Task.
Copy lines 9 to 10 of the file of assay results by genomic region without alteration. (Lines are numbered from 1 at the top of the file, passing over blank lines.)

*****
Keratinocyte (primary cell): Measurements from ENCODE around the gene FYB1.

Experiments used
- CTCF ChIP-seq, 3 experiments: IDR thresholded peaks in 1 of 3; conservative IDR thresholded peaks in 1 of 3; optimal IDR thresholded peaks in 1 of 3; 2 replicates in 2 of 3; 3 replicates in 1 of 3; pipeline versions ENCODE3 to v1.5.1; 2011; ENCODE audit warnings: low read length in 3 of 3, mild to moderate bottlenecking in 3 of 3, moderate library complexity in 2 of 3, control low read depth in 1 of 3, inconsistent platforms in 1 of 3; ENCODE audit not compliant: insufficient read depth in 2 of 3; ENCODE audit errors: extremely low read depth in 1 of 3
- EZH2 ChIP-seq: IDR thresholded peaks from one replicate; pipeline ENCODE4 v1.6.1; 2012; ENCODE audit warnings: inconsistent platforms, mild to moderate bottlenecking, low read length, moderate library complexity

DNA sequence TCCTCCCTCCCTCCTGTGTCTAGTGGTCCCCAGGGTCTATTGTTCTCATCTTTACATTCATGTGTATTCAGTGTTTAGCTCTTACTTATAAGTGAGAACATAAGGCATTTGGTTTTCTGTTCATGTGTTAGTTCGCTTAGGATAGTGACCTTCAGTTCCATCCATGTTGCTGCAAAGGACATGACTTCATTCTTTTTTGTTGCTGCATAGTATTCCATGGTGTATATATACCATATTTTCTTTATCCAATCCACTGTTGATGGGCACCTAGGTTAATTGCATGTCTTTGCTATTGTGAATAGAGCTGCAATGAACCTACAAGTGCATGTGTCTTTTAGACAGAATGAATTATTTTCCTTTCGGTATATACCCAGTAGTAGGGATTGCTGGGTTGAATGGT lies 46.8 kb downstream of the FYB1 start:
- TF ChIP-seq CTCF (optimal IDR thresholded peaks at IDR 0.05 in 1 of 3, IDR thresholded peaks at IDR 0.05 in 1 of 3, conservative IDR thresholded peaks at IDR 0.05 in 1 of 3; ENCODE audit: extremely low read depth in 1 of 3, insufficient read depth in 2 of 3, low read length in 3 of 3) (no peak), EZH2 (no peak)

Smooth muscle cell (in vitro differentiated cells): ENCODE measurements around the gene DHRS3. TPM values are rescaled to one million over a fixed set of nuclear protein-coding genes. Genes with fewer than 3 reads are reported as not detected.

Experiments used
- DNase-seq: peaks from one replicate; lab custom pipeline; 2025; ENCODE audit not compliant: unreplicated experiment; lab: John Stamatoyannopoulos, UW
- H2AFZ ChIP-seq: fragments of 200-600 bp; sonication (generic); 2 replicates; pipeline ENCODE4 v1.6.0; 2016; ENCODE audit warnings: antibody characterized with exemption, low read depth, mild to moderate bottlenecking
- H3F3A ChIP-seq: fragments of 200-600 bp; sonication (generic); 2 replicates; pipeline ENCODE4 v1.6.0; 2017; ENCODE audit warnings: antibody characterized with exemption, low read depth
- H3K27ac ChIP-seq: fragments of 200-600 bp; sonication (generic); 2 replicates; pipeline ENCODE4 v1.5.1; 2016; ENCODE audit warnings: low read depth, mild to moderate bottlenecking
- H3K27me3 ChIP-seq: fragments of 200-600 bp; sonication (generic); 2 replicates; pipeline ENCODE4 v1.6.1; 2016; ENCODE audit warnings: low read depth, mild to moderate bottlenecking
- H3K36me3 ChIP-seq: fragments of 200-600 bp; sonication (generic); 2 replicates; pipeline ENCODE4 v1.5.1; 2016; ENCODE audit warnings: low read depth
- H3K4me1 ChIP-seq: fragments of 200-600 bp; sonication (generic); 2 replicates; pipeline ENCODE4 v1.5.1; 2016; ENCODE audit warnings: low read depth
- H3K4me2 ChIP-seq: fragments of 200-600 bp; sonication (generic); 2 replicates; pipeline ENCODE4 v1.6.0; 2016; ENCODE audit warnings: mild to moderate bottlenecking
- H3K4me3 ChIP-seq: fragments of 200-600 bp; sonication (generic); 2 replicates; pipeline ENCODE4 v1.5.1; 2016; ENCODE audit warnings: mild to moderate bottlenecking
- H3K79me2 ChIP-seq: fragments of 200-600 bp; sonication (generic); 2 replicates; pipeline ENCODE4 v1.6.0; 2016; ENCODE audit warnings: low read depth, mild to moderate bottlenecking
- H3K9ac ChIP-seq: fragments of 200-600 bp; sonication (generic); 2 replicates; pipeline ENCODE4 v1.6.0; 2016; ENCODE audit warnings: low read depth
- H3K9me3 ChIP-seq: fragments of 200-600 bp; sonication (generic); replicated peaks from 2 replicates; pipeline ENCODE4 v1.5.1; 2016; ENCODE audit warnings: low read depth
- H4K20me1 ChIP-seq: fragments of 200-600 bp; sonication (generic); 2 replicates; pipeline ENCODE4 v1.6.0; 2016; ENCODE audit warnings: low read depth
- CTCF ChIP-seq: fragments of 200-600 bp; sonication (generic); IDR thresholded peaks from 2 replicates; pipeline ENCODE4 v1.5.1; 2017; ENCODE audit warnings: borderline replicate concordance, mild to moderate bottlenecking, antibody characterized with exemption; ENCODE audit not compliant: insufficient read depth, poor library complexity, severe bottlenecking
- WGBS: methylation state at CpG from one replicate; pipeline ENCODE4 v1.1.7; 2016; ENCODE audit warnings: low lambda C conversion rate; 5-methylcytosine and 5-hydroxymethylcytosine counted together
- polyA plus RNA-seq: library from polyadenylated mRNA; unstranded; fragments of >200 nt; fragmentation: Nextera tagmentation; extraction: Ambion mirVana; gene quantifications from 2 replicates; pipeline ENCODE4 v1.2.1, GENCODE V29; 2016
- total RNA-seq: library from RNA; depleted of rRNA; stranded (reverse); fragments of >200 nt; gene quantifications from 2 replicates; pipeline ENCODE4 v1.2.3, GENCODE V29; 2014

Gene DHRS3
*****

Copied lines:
- DNase-seq: peaks from one replicate; lab custom pipeline; 2025; ENCODE audit not compliant: unreplicated experiment; lab: John Stamatoyannopoulos, UW
- H2AFZ ChIP-seq: fragments of 200-600 bp; sonication (generic); 2 replicates; pipeline ENCODE4 v1.6.0; 2016; ENCODE audit warnings: antibody characterized with exemption, low read depth, mild to moderate bottlenecking